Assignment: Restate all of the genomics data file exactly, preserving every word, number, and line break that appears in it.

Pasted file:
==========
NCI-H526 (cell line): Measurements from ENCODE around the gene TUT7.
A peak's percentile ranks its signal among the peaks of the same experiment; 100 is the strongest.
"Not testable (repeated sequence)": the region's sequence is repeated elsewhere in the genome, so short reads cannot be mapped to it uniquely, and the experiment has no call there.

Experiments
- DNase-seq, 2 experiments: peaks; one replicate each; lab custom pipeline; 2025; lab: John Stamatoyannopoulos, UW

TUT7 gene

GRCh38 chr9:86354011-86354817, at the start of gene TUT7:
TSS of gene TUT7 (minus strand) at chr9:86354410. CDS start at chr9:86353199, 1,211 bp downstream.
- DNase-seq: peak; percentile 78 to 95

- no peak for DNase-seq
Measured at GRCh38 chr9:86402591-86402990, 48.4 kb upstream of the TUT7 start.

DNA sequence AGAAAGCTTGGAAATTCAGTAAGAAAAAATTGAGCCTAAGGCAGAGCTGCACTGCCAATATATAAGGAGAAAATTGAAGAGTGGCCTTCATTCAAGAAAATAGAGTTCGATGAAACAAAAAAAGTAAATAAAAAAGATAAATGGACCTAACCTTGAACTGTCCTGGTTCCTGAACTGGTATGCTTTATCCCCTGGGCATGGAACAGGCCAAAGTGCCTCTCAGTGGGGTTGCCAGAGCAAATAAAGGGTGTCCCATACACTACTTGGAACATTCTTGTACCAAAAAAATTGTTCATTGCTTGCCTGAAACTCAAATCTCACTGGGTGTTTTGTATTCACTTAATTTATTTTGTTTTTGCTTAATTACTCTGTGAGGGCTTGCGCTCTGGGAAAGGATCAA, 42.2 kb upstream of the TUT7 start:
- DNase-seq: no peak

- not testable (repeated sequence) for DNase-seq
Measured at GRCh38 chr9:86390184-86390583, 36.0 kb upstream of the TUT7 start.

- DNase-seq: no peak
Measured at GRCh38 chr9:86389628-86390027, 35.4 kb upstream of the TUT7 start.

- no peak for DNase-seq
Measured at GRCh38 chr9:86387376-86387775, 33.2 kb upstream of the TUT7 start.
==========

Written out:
NCI-H526 (cell line): Measurements from ENCODE around the gene TUT7.
A peak's percentile ranks its signal among the peaks of the same experiment; 100 is the strongest.
"Not testable (repeated sequence)": the region's sequence is repeated elsewhere in the genome, so short reads cannot be mapped to it uniquely, and the experiment has no call there.

Experiments
- DNase-seq, 2 experiments: peaks; one replicate each; lab custom pipeline; 2025; lab: John Stamatoyannopoulos, UW

TUT7 gene

GRCh38 chr9:86354011-86354817, at the start of gene TUT7:
TSS of gene TUT7 (minus strand) at chr9:86354410. CDS start at chr9:86353199, 1,211 bp downstream.
- DNase-seq: peak; percentile 78 to 95

- no peak for DNase-seq
Measured at GRCh38 chr9:86402591-86402990, 48.4 kb upstream of the TUT7 start.

DNA sequence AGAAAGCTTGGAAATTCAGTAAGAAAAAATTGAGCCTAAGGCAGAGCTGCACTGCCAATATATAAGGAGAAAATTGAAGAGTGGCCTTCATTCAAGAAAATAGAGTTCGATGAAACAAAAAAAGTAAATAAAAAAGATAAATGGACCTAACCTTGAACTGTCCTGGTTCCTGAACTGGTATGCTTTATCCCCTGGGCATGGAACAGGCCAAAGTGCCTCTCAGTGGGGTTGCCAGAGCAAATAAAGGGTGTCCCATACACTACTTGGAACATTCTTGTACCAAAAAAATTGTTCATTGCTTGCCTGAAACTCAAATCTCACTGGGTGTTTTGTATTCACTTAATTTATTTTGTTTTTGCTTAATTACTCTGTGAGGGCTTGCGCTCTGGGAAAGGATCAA, 42.2 kb upstream of the TUT7 start:
- DNase-seq: no peak

- not testable (repeated sequence) for DNase-seq
Measured at GRCh38 chr9:86390184-86390583, 36.0 kb upstream of the TUT7 start.

- DNase-seq: no peak
Measured at GRCh38 chr9:86389628-86390027, 35.4 kb upstream of the TUT7 start.

- no peak for DNase-seq
Measured at GRCh38 chr9:86387376-86387775, 33.2 kb upstream of the TUT7 start.